A randomized controlled pilot study of home-based step training in older people using videogame technology

PLoS One. 2013;8(3):e57734. doi: 10.1371/journal.pone.0057734. Epub 2013 Mar 5.


Background: Stepping impairments are associated with physical and cognitive decline in older adults and increased fall risk. Exercise interventions can reduce fall risk, but adherence is often low. A new exergame involving step training may provide an enjoyable exercise alternative for preventing falls in older people.

Purpose: To assess the feasibility and safety of unsupervised, home-based step pad training and determine the effectiveness of this intervention on stepping performance and associated fall risk in older people.

Design: Single-blinded two-arm randomized controlled trial comparing step pad training with control (no-intervention).

Setting/participants: Thirty-seven older adults residing in independent-living units of a retirement village in Sydney, Australia.

Intervention: Intervention group (IG) participants were provided with a computerized step pad system connected to their TVs and played a step game as often as they liked (with a recommended dose of 2-3 sessions per week for 15-20 minutes each) for eight weeks. In addition, IG participants were asked to complete a choice stepping reaction time (CSRT) task once each week.

Main outcome measures: CSRT, the Physiological Profile Assessment (PPA), neuropsychological and functional mobility measures were assessed at baseline and eight week follow-up.

Results: Thirty-two participants completed the study (86.5%). IG participants played a median 2.75 sessions/week and no adverse events were reported. Compared to the control group, the IG significantly improved their CSRT (F31,1 = 18.203, p<.001), PPA composite scores (F31,1 = 12.706, p = 0.001), as well as the postural sway (F31,1 = 4.226, p = 0.049) and contrast sensitivity (F31,1 = 4.415, p = 0.044) PPA sub-component scores. In addition, the IG improved significantly in their dual-task ability as assessed by a timed up and go test/verbal fluency task (F31,1 = 4.226, p = 0.049).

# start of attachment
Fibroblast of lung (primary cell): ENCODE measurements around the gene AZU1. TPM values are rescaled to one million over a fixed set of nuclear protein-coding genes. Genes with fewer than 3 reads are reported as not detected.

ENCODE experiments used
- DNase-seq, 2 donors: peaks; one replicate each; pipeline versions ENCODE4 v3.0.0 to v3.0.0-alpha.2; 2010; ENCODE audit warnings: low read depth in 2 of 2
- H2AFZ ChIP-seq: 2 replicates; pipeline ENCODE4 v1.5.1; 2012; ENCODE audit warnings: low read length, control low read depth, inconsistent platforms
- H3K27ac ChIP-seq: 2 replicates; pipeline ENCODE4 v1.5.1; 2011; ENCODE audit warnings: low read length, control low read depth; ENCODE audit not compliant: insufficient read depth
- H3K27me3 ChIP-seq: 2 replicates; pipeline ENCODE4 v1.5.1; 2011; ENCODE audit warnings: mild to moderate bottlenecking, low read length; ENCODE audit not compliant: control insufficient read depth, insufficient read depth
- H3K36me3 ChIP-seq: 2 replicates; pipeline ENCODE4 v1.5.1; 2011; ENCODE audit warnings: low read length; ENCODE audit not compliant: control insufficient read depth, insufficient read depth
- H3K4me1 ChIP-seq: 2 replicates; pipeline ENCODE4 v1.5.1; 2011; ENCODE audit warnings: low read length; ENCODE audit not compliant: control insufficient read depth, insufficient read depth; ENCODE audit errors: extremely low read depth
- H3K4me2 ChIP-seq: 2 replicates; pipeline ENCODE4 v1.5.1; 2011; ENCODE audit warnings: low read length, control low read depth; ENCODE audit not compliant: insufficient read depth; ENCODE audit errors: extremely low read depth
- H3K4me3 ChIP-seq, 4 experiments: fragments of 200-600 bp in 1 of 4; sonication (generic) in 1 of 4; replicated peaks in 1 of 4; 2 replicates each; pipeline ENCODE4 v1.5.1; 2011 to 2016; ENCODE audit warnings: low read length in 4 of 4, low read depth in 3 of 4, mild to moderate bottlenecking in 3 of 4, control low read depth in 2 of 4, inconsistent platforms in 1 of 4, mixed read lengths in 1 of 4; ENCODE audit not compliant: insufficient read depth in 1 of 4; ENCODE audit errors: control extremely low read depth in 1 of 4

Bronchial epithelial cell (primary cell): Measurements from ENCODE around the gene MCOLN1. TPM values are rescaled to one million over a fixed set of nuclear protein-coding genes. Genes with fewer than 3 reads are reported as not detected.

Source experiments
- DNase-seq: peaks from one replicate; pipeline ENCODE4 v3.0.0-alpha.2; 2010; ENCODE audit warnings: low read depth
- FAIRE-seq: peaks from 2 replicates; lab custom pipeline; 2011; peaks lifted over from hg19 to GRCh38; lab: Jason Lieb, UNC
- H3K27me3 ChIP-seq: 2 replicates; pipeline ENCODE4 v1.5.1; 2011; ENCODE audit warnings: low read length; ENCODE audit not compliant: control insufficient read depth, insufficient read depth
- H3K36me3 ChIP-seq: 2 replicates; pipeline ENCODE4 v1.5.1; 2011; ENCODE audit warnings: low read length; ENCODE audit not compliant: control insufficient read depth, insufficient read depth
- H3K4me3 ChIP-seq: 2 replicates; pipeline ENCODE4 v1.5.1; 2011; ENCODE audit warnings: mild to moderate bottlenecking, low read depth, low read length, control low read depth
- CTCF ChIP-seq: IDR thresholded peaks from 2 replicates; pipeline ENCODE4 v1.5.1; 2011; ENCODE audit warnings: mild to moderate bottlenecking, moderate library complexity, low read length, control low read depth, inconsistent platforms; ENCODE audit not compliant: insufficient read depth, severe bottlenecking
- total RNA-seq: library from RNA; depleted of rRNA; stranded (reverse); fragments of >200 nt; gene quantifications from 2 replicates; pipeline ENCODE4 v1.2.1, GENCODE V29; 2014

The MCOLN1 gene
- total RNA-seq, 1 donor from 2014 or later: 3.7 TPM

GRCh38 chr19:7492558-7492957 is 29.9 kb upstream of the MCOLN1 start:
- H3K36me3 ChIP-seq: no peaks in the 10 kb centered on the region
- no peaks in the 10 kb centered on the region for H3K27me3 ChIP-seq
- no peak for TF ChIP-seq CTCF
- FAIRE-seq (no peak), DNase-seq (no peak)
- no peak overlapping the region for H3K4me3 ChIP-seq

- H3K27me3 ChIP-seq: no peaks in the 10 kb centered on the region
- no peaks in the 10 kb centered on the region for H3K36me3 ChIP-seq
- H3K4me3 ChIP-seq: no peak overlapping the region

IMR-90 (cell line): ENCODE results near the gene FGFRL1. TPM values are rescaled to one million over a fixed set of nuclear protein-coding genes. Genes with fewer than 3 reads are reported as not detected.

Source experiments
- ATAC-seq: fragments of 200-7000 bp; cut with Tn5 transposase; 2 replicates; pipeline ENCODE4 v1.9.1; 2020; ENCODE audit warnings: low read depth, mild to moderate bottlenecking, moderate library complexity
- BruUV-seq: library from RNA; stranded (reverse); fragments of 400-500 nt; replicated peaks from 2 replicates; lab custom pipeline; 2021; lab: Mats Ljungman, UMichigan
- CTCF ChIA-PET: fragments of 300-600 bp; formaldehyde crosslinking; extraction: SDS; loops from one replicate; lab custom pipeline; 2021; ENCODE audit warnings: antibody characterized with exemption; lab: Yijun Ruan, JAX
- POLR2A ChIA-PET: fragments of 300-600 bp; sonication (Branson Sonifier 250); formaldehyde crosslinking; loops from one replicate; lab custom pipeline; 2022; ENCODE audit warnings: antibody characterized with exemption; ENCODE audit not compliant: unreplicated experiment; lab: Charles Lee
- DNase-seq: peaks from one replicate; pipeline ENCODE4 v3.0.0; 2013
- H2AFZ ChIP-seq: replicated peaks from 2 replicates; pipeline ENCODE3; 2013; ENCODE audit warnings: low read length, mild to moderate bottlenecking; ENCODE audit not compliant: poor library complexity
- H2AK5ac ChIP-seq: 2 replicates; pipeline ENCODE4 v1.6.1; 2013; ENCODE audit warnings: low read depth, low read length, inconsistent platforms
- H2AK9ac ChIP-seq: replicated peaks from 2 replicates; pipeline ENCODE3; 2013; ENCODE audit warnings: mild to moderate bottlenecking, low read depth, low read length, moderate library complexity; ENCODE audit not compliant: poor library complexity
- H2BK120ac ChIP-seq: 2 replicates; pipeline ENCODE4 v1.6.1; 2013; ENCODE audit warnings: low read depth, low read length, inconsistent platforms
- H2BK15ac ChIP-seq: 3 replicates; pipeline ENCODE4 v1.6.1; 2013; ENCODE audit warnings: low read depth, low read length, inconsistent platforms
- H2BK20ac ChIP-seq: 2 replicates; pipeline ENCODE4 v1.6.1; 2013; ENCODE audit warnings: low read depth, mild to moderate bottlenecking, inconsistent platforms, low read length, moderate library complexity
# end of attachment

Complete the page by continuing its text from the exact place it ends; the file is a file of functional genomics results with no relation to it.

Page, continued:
Conclusions: Step pad training can be safely undertaken at home to improve physical and cognitive parameters of fall risk in older people without major cognitive and physical impairments.

Trial registration: Australian New Zealand Clinical Trials Registry ACTRN12611001081909.

Publication types

  • Randomized Controlled Trial
  • Research Support, Non-U.S. Gov't

MeSH terms

  • Accidental Falls / prevention & control*
  • Aged
  • Aged, 80 and over
  • Australia
  • Cognition Disorders / complications
  • Exercise Therapy / methods*
  • Geriatrics / methods*
  • Humans
  • Patient Compliance
  • Pilot Projects
  • Postural Balance
  • Sensitivity and Specificity
  • Single-Blind Method
  • Treatment Outcome
  • Video Games*

Grants and funding

This study was financially supported by a National Health and Medical Research Council (NHMRC) project grant (grant number 568724) (http://www.nhmrc.gov.au). The funders had no role in study design, data collection and analysis, decision to publish, or preparation of the manuscript.